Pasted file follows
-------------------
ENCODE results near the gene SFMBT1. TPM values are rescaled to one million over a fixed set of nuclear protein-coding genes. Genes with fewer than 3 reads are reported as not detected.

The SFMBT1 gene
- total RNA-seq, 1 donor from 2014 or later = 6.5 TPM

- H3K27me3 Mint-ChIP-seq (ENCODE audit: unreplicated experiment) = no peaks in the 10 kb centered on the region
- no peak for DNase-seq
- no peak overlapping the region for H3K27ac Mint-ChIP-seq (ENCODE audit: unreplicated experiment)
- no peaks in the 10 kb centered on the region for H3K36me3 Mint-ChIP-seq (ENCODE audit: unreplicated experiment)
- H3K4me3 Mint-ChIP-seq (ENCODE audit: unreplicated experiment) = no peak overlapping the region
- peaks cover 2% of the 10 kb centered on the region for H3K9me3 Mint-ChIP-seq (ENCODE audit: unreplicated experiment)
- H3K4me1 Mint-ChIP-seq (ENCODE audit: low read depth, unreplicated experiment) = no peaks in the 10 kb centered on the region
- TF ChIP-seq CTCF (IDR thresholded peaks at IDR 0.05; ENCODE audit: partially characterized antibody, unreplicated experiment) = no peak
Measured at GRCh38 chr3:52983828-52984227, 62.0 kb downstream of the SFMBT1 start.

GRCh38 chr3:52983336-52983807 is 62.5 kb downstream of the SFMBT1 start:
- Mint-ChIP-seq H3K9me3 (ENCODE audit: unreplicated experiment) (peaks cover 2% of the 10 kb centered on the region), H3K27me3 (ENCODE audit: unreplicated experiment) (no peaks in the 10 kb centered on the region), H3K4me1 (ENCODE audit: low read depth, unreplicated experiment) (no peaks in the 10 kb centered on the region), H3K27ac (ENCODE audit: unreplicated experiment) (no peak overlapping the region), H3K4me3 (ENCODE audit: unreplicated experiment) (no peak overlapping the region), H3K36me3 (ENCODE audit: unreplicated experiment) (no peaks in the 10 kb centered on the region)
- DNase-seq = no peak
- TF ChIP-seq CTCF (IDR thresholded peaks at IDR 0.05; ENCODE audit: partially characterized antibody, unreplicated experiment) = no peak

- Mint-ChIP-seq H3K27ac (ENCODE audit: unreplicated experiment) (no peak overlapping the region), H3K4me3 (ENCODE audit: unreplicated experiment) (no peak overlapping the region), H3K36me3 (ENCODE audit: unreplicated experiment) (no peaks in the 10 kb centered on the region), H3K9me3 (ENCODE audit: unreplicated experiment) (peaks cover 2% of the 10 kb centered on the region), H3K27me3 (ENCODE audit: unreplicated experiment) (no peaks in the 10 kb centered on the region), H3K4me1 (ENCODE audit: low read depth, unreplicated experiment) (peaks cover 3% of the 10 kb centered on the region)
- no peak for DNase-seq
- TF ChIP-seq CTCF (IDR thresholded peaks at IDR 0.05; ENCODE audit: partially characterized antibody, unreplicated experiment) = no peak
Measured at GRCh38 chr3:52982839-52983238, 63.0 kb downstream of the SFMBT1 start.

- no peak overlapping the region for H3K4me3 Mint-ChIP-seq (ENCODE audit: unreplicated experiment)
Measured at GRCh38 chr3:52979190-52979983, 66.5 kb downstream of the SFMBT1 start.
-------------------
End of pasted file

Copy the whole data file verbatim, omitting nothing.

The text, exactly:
ENCODE results near the gene SFMBT1. TPM values are rescaled to one million over a fixed set of nuclear protein-coding genes. Genes with fewer than 3 reads are reported as not detected.

The SFMBT1 gene
- total RNA-seq, 1 donor from 2014 or later = 6.5 TPM

- H3K27me3 Mint-ChIP-seq (ENCODE audit: unreplicated experiment) = no peaks in the 10 kb centered on the region
- no peak for DNase-seq
- no peak overlapping the region for H3K27ac Mint-ChIP-seq (ENCODE audit: unreplicated experiment)
- no peaks in the 10 kb centered on the region for H3K36me3 Mint-ChIP-seq (ENCODE audit: unreplicated experiment)
- H3K4me3 Mint-ChIP-seq (ENCODE audit: unreplicated experiment) = no peak overlapping the region
- peaks cover 2% of the 10 kb centered on the region for H3K9me3 Mint-ChIP-seq (ENCODE audit: unreplicated experiment)
- H3K4me1 Mint-ChIP-seq (ENCODE audit: low read depth, unreplicated experiment) = no peaks in the 10 kb centered on the region
- TF ChIP-seq CTCF (IDR thresholded peaks at IDR 0.05; ENCODE audit: partially characterized antibody, unreplicated experiment) = no peak
Measured at GRCh38 chr3:52983828-52984227, 62.0 kb downstream of the SFMBT1 start.

GRCh38 chr3:52983336-52983807 is 62.5 kb downstream of the SFMBT1 start:
- Mint-ChIP-seq H3K9me3 (ENCODE audit: unreplicated experiment) (peaks cover 2% of the 10 kb centered on the region), H3K27me3 (ENCODE audit: unreplicated experiment) (no peaks in the 10 kb centered on the region), H3K4me1 (ENCODE audit: low read depth, unreplicated experiment) (no peaks in the 10 kb centered on the region), H3K27ac (ENCODE audit: unreplicated experiment) (no peak overlapping the region), H3K4me3 (ENCODE audit: unreplicated experiment) (no peak overlapping the region), H3K36me3 (ENCODE audit: unreplicated experiment) (no peaks in the 10 kb centered on the region)
- DNase-seq = no peak
- TF ChIP-seq CTCF (IDR thresholded peaks at IDR 0.05; ENCODE audit: partially characterized antibody, unreplicated experiment) = no peak

- Mint-ChIP-seq H3K27ac (ENCODE audit: unreplicated experiment) (no peak overlapping the region), H3K4me3 (ENCODE audit: unreplicated experiment) (no peak overlapping the region), H3K36me3 (ENCODE audit: unreplicated experiment) (no peaks in the 10 kb centered on the region), H3K9me3 (ENCODE audit: unreplicated experiment) (peaks cover 2% of the 10 kb centered on the region), H3K27me3 (ENCODE audit: unreplicated experiment) (no peaks in the 10 kb centered on the region), H3K4me1 (ENCODE audit: low read depth, unreplicated experiment) (peaks cover 3% of the 10 kb centered on the region)
- no peak for DNase-seq
- TF ChIP-seq CTCF (IDR thresholded peaks at IDR 0.05; ENCODE audit: partially characterized antibody, unreplicated experiment) = no peak
Measured at GRCh38 chr3:52982839-52983238, 63.0 kb downstream of the SFMBT1 start.

- no peak overlapping the region for H3K4me3 Mint-ChIP-seq (ENCODE audit: unreplicated experiment)
Measured at GRCh38 chr3:52979190-52979983, 66.5 kb downstream of the SFMBT1 start.